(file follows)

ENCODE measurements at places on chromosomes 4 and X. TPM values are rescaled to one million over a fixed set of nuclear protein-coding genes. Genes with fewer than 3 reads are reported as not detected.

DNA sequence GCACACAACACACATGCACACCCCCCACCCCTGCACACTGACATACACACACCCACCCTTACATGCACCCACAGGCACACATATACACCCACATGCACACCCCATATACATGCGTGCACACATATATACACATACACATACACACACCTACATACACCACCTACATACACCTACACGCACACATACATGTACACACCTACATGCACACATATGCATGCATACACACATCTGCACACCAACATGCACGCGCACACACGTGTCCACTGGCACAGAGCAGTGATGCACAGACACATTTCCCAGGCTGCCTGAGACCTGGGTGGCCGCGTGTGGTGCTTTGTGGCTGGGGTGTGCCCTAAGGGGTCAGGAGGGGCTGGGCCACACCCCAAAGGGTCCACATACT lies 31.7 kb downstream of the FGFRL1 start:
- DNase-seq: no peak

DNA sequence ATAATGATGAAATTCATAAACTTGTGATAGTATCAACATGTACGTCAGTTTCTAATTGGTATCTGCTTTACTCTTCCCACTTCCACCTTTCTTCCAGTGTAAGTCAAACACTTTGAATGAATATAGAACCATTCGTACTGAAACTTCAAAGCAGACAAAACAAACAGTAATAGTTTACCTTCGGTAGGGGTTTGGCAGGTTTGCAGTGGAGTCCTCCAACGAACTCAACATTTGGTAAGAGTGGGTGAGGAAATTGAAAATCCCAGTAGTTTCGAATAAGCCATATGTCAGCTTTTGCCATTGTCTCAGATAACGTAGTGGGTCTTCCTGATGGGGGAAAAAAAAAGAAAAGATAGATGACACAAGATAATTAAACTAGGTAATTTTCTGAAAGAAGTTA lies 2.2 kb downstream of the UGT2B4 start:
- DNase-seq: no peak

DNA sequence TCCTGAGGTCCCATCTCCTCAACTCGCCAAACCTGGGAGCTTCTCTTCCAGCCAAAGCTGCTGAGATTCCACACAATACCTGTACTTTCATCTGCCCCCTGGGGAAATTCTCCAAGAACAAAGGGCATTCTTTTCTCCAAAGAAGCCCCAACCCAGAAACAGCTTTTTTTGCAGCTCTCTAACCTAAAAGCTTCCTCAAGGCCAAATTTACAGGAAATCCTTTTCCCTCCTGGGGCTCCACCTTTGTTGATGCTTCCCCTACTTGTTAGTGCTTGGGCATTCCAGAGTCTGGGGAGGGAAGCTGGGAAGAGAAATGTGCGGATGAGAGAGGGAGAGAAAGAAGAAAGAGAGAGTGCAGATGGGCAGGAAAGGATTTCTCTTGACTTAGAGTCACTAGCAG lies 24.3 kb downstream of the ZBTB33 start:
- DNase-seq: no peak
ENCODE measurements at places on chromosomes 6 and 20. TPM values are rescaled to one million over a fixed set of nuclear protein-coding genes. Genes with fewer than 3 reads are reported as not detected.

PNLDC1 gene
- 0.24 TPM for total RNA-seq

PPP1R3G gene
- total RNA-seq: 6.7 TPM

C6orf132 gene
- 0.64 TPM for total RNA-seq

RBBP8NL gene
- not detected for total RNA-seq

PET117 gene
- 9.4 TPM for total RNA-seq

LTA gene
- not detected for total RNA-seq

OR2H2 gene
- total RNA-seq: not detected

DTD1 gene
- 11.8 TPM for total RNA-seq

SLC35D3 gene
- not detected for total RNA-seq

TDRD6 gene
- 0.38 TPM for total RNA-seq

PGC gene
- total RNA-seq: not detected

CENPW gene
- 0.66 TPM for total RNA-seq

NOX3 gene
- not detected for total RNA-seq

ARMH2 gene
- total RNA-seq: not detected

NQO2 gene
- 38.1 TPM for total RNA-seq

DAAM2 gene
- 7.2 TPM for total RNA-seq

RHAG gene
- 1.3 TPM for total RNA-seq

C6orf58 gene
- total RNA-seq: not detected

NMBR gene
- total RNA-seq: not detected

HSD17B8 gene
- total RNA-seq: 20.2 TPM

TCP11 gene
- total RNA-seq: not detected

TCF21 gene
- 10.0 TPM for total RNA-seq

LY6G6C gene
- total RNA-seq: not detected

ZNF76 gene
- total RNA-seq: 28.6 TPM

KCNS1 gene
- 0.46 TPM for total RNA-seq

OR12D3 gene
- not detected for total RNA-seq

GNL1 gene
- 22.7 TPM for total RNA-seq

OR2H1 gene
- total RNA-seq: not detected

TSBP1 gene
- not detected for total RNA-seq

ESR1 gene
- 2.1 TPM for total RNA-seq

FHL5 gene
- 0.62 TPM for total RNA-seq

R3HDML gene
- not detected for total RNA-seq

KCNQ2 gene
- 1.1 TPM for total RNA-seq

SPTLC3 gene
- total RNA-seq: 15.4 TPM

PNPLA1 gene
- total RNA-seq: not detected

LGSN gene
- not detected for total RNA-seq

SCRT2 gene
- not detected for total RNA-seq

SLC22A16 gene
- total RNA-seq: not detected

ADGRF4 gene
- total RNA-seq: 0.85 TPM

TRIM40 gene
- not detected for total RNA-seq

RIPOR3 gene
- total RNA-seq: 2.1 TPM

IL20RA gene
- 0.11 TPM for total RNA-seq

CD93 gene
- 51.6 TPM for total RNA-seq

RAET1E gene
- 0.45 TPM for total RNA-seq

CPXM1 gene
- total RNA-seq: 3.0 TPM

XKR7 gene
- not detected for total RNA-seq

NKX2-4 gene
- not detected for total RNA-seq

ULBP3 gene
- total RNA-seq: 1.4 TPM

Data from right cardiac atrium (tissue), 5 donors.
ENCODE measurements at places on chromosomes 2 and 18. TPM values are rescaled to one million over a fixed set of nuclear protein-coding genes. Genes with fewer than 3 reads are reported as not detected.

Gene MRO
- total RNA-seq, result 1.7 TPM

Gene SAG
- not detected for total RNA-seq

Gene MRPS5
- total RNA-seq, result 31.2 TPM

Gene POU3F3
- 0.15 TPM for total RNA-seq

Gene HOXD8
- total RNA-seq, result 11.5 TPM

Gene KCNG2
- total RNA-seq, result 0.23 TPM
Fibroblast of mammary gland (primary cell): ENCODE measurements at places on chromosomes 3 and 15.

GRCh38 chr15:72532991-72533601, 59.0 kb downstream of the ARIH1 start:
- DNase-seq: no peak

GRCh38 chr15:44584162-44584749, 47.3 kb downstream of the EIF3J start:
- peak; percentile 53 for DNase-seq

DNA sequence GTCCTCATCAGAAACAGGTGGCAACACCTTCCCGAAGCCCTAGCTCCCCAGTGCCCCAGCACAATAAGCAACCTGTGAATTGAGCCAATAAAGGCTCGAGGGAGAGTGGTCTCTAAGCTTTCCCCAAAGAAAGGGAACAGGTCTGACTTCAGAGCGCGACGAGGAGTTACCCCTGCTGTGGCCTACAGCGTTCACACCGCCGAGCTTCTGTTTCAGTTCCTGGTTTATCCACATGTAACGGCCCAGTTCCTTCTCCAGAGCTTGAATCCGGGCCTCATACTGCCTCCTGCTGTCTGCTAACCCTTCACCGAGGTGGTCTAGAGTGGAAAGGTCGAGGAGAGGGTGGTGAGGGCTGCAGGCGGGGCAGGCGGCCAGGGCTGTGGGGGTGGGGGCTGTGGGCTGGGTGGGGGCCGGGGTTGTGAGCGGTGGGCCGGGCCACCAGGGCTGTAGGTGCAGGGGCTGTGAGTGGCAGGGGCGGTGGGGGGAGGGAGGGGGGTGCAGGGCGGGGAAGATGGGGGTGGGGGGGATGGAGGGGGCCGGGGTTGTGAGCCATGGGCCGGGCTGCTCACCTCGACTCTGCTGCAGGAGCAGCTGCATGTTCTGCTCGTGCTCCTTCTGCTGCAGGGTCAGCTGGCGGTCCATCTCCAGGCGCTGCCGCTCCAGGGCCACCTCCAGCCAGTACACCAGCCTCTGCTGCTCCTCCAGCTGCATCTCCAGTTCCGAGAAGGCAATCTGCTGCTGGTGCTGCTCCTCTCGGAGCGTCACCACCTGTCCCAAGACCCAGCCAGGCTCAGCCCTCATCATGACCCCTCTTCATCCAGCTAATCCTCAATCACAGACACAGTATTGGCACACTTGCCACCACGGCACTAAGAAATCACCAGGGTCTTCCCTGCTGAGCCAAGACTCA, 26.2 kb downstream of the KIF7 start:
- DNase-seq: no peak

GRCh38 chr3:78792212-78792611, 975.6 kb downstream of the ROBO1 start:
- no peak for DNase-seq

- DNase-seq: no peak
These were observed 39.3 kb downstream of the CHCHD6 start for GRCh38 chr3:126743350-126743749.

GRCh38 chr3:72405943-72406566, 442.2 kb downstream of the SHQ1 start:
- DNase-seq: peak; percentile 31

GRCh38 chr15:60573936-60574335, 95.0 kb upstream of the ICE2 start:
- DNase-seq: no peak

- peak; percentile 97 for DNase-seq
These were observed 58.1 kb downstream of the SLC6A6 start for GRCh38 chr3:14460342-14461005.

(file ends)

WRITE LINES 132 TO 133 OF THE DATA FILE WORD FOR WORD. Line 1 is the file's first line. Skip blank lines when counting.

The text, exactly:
GRCh38 chr15:60573936-60574335, 95.0 kb upstream of the ICE2 start:
- DNase-seq: no peak